US District Court Judge Thomas Penfield Jackson ruled yesterday that Microsoft has clearly broken the law and harmed consumers.

The ruling came in penultimate phase of the antitrust case bought by the US government against Microsoft, the company intends making an appeal.

Assistant US Attorney General Joel Klein said: "I think it is a very strong opinion in the critical areas of monopolization and attempt to monopolize." He urged all Americans to read Jackson's opinion and give it "their careful attention". The DOJ has posted the judge's conclusions of law issued today on its Web site.

Settlement still on Asked about the possibility of a settlement, Klein said: "As we have said all along, the department is always prepared to settle so long as the remedy deals with the legal violations which have now been fully established by the court." He continued: "On those terms, we are glad to engage in a settlement."

He said the DOJ will seek a strong and effective remedy. He added: "These violations occurred shortly after Microsoft entered a consent decree with the department some five years ago, and I believe it is appropriate to have a remedy that ensures that we not have this continued pattern of antitrust violence."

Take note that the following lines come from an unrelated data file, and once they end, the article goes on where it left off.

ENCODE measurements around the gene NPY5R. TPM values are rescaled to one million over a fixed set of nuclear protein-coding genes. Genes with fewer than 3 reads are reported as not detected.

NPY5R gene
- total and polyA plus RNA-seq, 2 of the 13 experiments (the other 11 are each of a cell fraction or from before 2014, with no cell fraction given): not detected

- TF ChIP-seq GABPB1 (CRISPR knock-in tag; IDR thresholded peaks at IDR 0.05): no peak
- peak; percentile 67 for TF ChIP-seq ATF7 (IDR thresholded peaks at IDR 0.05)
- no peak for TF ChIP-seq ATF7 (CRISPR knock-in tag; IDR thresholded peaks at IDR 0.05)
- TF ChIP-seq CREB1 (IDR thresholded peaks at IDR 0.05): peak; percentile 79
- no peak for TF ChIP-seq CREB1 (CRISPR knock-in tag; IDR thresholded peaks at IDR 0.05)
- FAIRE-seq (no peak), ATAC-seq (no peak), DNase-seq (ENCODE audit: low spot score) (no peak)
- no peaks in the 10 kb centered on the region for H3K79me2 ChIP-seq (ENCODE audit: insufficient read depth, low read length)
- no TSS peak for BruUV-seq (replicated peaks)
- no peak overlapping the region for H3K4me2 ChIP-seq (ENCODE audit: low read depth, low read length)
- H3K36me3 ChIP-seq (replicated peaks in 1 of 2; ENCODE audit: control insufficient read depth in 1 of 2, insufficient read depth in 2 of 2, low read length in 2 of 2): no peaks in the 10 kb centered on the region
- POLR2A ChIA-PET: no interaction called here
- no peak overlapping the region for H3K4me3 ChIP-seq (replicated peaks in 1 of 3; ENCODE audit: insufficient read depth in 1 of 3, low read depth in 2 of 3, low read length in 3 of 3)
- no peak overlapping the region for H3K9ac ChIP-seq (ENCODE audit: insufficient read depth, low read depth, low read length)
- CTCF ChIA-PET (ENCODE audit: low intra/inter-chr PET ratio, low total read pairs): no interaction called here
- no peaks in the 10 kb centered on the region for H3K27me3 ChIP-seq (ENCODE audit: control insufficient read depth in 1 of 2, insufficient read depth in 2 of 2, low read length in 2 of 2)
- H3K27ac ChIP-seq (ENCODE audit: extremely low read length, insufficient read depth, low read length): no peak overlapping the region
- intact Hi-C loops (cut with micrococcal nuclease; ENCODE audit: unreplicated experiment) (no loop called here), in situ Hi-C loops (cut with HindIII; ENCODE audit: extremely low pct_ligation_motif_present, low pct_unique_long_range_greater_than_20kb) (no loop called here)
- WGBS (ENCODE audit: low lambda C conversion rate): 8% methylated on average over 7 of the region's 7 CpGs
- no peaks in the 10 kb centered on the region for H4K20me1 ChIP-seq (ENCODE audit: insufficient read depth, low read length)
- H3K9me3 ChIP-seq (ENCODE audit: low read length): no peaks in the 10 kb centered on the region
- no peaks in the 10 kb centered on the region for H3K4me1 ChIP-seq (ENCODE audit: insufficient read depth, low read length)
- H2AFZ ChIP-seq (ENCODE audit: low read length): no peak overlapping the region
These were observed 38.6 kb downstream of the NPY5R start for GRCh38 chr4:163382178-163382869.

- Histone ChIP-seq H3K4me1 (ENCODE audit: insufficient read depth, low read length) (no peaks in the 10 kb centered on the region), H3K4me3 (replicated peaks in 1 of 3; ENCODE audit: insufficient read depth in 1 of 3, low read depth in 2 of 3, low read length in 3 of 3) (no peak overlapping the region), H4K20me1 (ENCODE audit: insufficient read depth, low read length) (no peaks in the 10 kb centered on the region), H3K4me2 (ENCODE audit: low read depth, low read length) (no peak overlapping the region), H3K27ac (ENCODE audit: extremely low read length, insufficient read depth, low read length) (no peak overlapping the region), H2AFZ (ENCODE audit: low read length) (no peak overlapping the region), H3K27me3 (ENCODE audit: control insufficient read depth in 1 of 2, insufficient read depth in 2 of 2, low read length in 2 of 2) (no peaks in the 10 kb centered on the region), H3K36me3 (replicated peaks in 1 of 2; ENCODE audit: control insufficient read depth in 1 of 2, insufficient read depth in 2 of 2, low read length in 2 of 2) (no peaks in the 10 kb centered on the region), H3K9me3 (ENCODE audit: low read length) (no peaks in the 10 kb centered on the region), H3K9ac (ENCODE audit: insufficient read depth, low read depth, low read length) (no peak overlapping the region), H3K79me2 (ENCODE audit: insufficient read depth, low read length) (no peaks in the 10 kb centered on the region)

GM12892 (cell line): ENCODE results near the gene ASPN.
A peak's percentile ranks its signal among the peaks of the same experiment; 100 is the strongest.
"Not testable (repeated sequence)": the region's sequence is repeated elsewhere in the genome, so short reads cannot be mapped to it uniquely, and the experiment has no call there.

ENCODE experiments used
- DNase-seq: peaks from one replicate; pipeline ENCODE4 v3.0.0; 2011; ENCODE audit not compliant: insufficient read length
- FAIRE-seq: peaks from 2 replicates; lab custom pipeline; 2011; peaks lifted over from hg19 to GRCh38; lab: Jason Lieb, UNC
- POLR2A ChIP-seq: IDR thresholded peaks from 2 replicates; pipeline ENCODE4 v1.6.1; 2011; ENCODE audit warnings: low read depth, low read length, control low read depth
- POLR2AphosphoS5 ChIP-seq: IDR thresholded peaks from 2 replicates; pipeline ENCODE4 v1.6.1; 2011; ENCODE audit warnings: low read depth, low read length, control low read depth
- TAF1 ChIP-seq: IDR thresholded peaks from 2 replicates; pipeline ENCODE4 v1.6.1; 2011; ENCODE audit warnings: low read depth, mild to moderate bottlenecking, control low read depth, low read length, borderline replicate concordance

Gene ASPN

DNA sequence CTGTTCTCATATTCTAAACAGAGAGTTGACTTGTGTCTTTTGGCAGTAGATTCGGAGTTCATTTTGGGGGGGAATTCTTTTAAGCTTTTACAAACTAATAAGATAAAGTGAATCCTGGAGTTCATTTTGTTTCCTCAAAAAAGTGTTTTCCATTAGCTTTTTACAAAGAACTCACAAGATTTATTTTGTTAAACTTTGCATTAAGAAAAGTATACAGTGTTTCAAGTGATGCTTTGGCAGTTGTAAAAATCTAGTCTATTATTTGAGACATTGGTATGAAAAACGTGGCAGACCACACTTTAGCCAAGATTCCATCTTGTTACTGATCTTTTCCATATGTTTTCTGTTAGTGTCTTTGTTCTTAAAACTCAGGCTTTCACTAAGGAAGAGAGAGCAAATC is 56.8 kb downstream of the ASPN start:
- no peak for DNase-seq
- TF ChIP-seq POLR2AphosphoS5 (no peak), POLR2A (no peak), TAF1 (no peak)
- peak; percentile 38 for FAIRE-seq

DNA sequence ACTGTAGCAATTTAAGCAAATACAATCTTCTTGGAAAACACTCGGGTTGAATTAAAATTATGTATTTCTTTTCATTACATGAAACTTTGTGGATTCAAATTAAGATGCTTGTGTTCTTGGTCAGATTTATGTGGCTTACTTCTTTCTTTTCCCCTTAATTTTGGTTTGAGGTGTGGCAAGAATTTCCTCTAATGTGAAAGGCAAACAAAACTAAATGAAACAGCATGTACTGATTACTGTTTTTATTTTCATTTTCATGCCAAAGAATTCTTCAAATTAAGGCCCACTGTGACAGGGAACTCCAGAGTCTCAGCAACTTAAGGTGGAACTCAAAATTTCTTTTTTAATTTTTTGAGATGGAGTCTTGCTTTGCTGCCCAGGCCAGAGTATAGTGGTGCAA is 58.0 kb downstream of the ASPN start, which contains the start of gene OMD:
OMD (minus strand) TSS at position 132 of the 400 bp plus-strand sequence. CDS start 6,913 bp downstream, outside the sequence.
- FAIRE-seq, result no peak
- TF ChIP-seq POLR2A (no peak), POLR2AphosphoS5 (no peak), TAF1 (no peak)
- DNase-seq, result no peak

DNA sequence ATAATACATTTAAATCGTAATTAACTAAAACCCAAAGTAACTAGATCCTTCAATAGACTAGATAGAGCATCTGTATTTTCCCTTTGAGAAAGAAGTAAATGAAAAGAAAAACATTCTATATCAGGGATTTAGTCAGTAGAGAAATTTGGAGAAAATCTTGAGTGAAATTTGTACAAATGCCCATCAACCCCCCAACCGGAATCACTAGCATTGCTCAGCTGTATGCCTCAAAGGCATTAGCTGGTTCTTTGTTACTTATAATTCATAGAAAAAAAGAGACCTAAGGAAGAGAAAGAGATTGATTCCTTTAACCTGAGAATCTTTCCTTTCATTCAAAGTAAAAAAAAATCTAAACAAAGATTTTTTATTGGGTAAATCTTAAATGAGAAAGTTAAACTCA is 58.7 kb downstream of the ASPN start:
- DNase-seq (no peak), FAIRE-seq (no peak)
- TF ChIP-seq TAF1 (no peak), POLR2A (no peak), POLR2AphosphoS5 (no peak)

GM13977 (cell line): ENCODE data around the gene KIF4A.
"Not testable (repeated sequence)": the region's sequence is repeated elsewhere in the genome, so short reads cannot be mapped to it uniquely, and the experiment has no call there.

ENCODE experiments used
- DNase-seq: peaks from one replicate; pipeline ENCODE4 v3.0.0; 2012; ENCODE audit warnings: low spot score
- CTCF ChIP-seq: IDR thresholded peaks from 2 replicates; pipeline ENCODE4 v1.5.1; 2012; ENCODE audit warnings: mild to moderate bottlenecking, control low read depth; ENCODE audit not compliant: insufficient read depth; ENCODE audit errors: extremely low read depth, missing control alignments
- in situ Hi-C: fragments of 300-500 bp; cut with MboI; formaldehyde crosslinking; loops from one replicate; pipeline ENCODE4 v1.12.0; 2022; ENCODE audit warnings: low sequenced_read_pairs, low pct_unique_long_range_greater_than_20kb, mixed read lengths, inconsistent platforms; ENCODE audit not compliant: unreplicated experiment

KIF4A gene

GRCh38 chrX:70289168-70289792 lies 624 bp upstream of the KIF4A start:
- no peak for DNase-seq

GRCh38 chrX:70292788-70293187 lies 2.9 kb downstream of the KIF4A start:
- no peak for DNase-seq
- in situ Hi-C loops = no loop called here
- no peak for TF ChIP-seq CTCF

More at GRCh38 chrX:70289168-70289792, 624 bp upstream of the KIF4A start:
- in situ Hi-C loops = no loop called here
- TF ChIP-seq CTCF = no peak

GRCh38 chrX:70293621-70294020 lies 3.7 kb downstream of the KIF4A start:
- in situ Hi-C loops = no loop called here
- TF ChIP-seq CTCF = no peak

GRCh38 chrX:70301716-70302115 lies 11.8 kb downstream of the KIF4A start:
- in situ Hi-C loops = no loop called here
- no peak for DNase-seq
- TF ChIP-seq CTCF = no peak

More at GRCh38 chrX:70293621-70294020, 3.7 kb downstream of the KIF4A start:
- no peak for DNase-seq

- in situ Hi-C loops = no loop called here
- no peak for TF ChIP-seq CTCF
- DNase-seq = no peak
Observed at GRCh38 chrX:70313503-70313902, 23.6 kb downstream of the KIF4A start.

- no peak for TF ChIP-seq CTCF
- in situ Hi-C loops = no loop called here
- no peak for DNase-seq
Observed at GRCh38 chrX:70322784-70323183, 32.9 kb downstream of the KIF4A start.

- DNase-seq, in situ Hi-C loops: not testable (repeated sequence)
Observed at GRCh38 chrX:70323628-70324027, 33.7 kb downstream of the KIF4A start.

Over the course of the antitrust case, the DOJ's work with its partners in bringing the lawsuit, the 19 US state attorneys general, was "constructive and very professional". The two parties have seen eye-to-eye on most matters, but Klein acknowledged that there had been some disagreements. However, the DOJ and the state attorneys general intend to go forward "with a consistent view", he said.

Different but the same Tom Miller, attorney general of Iowa, said the DOJ and the US states have agreed on the antitrust litigation against Microsoft at each crucial stage. However, he added the different parties "have discussions where we don't agree on every point". Reports circulated over the weekend that the attorneys general insisted on breaking up Microsoft and thereby doomed settlement talks.

The DOJ and the US states share the same goal of putting competition back into the IT industry, Miller said.

Won’t take it lying down During a press conference following the ruling, Bill Gates, Microsoft’s chairman and chief software architect, said: "While we did everything we could to settle this case and will look for continued opportunities to resolve it, we believe we will have a strong case on appeal,"

Bill Neukom, Microsoft's executive vice president for law and corporate affairs, said that Microsoft would appeal its case to a three-judge panel at the Court of Appeals for the District of Columbia. This will examine each aspect of the trial's proceedings including the procedure, the facts presented, and the conclusions of law issued yesterday.

Regarding Microsoft’s appeal, New York Attorney General Eliot Spitzer, said: "The judge has put Microsoft in a bind. They are left with a remote chance on appeal."